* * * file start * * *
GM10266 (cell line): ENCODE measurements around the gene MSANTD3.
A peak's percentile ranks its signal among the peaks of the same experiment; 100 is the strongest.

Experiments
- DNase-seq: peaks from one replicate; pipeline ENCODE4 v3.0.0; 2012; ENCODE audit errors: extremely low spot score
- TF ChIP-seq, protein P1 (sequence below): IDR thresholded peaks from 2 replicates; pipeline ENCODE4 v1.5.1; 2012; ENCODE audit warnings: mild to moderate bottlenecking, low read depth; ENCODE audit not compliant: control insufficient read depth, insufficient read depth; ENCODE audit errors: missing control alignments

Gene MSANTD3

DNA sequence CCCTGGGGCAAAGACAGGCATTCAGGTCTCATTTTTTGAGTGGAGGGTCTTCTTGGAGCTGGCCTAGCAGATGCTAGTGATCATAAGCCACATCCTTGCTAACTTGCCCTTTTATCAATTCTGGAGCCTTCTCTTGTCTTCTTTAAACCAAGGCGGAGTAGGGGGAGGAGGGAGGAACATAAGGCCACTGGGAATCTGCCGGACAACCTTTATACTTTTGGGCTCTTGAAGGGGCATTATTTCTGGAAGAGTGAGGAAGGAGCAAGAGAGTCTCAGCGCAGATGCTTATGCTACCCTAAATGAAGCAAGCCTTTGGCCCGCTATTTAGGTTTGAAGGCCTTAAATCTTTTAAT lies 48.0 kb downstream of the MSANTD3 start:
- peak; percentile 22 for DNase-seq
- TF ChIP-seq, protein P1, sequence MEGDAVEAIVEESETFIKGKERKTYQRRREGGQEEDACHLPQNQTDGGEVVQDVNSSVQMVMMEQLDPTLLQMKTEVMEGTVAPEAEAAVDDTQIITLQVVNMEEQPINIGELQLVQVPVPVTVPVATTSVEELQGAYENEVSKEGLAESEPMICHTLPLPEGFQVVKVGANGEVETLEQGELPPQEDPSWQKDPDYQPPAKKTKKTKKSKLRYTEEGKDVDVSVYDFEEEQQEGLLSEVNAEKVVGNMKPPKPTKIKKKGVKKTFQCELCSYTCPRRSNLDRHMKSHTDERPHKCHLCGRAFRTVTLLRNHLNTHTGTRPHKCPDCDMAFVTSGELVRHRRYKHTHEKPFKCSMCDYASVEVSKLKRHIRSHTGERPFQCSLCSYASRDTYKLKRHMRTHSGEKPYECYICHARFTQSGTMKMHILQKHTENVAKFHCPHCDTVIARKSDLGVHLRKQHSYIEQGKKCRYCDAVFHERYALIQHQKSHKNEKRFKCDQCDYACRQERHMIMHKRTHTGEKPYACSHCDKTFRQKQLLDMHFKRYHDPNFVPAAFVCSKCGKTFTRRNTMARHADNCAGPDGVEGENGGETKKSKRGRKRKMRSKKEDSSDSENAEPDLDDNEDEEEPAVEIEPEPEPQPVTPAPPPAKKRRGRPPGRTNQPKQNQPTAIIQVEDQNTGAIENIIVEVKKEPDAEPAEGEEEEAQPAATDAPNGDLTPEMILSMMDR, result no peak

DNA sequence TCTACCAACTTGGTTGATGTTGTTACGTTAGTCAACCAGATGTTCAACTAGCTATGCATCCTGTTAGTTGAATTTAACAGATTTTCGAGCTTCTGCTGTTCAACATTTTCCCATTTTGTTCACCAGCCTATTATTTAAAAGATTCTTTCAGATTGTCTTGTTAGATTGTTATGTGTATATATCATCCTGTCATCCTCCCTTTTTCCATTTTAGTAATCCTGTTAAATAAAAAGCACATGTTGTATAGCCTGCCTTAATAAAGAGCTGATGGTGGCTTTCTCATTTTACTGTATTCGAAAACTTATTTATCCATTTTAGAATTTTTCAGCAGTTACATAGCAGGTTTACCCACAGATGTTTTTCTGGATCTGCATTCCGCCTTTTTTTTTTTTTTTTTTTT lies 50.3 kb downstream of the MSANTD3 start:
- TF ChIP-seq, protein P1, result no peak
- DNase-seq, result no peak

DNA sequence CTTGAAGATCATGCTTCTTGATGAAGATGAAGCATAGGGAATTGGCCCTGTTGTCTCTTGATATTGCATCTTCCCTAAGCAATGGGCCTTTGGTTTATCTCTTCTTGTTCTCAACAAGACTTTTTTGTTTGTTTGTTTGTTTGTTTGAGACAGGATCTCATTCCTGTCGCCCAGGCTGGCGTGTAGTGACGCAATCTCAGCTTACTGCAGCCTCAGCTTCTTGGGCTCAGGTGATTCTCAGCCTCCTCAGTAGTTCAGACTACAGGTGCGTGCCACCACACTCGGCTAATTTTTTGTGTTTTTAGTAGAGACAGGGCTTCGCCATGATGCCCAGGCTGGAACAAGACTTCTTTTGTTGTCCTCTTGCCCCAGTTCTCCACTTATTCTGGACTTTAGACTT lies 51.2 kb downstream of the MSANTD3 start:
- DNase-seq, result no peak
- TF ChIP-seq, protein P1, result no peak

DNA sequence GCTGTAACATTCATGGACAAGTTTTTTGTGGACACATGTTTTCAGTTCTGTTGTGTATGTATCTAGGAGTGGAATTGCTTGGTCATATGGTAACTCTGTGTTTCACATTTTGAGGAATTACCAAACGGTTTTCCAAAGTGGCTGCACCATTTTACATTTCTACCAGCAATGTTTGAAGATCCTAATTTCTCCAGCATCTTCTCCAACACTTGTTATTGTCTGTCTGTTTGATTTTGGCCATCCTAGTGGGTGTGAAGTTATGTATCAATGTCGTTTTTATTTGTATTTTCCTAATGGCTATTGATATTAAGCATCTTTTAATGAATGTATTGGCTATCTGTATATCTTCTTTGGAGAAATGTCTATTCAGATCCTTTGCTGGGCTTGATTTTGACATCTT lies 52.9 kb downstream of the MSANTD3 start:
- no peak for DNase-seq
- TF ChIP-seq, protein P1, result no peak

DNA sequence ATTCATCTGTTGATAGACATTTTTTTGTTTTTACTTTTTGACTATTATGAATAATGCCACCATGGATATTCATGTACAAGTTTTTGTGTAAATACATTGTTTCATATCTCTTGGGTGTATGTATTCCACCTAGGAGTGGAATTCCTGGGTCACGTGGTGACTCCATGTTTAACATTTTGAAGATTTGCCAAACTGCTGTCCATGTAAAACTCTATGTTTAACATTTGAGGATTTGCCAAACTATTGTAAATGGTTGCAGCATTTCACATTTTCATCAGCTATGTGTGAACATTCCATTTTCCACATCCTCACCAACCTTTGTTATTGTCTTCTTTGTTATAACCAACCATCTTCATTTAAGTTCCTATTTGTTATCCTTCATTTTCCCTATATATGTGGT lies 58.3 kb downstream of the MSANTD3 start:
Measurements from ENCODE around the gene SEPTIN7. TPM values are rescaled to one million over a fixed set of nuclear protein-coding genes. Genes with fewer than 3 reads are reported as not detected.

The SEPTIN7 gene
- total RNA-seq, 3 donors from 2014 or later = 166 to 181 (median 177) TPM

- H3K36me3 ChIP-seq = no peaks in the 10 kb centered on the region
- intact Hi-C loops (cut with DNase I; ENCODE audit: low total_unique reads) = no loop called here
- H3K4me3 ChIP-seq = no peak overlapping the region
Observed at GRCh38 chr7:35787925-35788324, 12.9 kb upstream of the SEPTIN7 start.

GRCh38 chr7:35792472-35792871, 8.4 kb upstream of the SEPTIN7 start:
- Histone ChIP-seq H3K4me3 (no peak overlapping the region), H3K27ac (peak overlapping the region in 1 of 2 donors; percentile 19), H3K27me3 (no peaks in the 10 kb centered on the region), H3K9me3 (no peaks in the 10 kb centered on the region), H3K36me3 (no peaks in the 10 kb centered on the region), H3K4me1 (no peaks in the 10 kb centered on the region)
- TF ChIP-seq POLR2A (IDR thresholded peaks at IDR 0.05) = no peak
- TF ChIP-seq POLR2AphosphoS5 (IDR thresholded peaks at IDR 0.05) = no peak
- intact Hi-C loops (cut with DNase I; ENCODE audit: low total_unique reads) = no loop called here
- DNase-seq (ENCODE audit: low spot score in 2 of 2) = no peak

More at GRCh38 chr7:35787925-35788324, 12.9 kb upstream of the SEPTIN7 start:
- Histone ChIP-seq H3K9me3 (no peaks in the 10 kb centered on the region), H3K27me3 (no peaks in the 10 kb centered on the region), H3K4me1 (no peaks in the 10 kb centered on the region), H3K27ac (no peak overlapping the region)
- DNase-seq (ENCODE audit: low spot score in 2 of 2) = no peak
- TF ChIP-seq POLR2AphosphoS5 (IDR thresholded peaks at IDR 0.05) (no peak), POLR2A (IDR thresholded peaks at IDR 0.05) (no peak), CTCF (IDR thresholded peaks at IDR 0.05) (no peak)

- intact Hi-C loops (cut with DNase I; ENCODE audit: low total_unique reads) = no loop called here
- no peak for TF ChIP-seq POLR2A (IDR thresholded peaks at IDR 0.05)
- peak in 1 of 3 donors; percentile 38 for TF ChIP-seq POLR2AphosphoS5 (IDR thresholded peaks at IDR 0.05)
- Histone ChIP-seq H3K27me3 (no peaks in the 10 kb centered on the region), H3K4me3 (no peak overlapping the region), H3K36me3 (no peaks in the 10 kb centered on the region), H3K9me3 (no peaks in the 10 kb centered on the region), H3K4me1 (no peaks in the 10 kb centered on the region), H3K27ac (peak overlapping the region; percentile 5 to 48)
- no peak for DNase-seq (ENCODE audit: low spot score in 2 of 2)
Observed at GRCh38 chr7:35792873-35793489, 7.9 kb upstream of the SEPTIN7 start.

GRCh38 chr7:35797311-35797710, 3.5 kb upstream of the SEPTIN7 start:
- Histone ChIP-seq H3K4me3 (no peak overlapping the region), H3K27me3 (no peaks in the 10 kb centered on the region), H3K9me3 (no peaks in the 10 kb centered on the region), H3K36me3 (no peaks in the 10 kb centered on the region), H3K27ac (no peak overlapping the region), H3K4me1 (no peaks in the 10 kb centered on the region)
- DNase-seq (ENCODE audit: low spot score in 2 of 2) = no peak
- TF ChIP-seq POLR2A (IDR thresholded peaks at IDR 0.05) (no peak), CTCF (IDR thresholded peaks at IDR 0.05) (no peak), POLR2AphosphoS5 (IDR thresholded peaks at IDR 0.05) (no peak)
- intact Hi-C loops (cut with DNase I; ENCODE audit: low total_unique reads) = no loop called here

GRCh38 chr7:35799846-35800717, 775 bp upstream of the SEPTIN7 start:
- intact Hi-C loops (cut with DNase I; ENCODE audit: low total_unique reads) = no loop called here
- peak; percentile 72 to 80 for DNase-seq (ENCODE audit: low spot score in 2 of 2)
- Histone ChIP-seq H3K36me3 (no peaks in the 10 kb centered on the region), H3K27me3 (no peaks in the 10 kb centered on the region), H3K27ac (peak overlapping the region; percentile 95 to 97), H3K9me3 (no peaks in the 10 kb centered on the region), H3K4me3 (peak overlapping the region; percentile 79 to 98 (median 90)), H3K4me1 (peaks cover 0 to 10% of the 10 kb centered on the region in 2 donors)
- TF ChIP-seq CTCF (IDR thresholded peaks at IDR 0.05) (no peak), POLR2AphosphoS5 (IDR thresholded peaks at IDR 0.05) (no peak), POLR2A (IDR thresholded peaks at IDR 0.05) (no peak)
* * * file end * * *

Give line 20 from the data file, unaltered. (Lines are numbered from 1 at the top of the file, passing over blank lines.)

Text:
Measurements from ENCODE around the gene SEPTIN7. TPM values are rescaled to one million over a fixed set of nuclear protein-coding genes. Genes with fewer than 3 reads are reported as not detected.